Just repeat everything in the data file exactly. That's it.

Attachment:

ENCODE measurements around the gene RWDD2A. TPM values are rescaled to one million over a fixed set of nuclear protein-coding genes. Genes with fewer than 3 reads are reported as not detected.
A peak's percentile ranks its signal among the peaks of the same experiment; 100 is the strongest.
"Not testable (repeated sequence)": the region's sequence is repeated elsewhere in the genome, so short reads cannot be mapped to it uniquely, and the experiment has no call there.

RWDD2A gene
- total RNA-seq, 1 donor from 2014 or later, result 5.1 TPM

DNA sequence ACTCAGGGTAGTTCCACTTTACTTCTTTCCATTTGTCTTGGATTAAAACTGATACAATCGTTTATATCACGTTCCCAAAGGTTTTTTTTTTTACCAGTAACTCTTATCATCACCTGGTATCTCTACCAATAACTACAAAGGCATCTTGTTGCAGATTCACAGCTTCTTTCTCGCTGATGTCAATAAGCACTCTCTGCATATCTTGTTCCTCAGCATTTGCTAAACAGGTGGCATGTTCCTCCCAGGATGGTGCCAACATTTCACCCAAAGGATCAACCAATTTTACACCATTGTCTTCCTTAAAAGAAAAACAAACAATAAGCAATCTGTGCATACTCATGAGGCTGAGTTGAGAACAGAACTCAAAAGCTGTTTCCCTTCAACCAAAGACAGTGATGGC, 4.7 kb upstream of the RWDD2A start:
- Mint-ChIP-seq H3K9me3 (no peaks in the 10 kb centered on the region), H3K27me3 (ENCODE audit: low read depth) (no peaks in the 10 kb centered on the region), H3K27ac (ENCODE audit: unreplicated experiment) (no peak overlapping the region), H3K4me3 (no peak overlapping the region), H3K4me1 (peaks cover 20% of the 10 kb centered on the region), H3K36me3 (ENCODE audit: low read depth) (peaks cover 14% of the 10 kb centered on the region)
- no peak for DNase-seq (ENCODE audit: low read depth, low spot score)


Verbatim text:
ENCODE measurements around the gene RWDD2A. TPM values are rescaled to one million over a fixed set of nuclear protein-coding genes. Genes with fewer than 3 reads are reported as not detected.
A peak's percentile ranks its signal among the peaks of the same experiment; 100 is the strongest.
"Not testable (repeated sequence)": the region's sequence is repeated elsewhere in the genome, so short reads cannot be mapped to it uniquely, and the experiment has no call there.

RWDD2A gene
- total RNA-seq, 1 donor from 2014 or later, result 5.1 TPM

DNA sequence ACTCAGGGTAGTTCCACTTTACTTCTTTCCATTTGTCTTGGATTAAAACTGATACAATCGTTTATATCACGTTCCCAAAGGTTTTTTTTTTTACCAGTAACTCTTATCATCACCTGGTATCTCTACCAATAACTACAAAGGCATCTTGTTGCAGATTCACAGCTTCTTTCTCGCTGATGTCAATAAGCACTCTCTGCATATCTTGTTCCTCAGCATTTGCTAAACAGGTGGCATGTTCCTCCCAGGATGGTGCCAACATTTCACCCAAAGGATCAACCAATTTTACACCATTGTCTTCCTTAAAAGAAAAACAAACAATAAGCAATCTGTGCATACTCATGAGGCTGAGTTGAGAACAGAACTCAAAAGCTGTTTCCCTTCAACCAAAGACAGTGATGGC, 4.7 kb upstream of the RWDD2A start:
- Mint-ChIP-seq H3K9me3 (no peaks in the 10 kb centered on the region), H3K27me3 (ENCODE audit: low read depth) (no peaks in the 10 kb centered on the region), H3K27ac (ENCODE audit: unreplicated experiment) (no peak overlapping the region), H3K4me3 (no peak overlapping the region), H3K4me1 (peaks cover 20% of the 10 kb centered on the region), H3K36me3 (ENCODE audit: low read depth) (peaks cover 14% of the 10 kb centered on the region)
- no peak for DNase-seq (ENCODE audit: low read depth, low spot score)